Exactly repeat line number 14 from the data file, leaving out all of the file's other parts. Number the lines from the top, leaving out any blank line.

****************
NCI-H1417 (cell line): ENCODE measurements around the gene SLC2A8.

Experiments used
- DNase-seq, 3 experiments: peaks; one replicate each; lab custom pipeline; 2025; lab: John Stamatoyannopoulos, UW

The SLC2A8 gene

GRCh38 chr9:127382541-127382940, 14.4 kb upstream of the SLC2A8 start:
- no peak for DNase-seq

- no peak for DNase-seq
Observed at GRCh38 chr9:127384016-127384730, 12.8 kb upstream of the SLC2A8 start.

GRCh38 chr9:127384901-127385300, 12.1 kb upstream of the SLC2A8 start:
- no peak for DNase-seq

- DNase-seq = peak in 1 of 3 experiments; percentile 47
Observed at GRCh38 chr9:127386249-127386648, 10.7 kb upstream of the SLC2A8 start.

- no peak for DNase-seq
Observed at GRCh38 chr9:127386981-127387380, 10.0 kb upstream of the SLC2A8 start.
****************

Observed at GRCh38 chr9:127386981-127387380, 10.0 kb upstream of the SLC2A8 start.